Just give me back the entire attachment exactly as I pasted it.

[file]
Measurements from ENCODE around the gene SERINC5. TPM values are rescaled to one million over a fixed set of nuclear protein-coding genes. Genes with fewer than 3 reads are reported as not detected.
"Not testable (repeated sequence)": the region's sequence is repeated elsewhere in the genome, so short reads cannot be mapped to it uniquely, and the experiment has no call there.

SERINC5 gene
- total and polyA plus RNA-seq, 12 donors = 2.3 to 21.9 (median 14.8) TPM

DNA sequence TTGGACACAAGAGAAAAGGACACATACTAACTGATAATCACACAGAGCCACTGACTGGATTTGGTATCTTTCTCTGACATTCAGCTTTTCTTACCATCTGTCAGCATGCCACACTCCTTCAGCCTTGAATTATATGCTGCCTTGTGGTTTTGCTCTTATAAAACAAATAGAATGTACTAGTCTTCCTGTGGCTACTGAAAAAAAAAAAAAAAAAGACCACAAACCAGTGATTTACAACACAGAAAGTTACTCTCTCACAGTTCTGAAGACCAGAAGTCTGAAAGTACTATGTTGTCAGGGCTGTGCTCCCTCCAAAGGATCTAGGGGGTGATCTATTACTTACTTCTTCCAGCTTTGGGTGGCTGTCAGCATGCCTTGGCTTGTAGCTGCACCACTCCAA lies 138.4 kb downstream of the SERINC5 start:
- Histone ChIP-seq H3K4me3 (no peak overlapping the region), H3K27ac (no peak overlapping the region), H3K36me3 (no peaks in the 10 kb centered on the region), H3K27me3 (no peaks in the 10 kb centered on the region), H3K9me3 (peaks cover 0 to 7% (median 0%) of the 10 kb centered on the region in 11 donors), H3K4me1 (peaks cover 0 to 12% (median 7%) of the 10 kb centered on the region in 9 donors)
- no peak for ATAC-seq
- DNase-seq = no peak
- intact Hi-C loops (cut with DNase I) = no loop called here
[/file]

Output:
Measurements from ENCODE around the gene SERINC5. TPM values are rescaled to one million over a fixed set of nuclear protein-coding genes. Genes with fewer than 3 reads are reported as not detected.
"Not testable (repeated sequence)": the region's sequence is repeated elsewhere in the genome, so short reads cannot be mapped to it uniquely, and the experiment has no call there.

SERINC5 gene
- total and polyA plus RNA-seq, 12 donors = 2.3 to 21.9 (median 14.8) TPM

DNA sequence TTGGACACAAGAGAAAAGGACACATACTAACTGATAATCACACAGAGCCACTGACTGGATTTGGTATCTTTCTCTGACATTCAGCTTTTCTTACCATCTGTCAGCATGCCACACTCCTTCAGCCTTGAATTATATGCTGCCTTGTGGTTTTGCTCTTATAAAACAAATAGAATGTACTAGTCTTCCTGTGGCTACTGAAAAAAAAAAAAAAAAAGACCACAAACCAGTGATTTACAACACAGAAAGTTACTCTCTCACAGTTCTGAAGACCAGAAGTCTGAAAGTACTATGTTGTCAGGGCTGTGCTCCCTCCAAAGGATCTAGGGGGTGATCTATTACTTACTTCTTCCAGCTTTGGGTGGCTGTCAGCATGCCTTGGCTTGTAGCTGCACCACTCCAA lies 138.4 kb downstream of the SERINC5 start:
- Histone ChIP-seq H3K4me3 (no peak overlapping the region), H3K27ac (no peak overlapping the region), H3K36me3 (no peaks in the 10 kb centered on the region), H3K27me3 (no peaks in the 10 kb centered on the region), H3K9me3 (peaks cover 0 to 7% (median 0%) of the 10 kb centered on the region in 11 donors), H3K4me1 (peaks cover 0 to 12% (median 7%) of the 10 kb centered on the region in 9 donors)
- no peak for ATAC-seq
- DNase-seq = no peak
- intact Hi-C loops (cut with DNase I) = no loop called here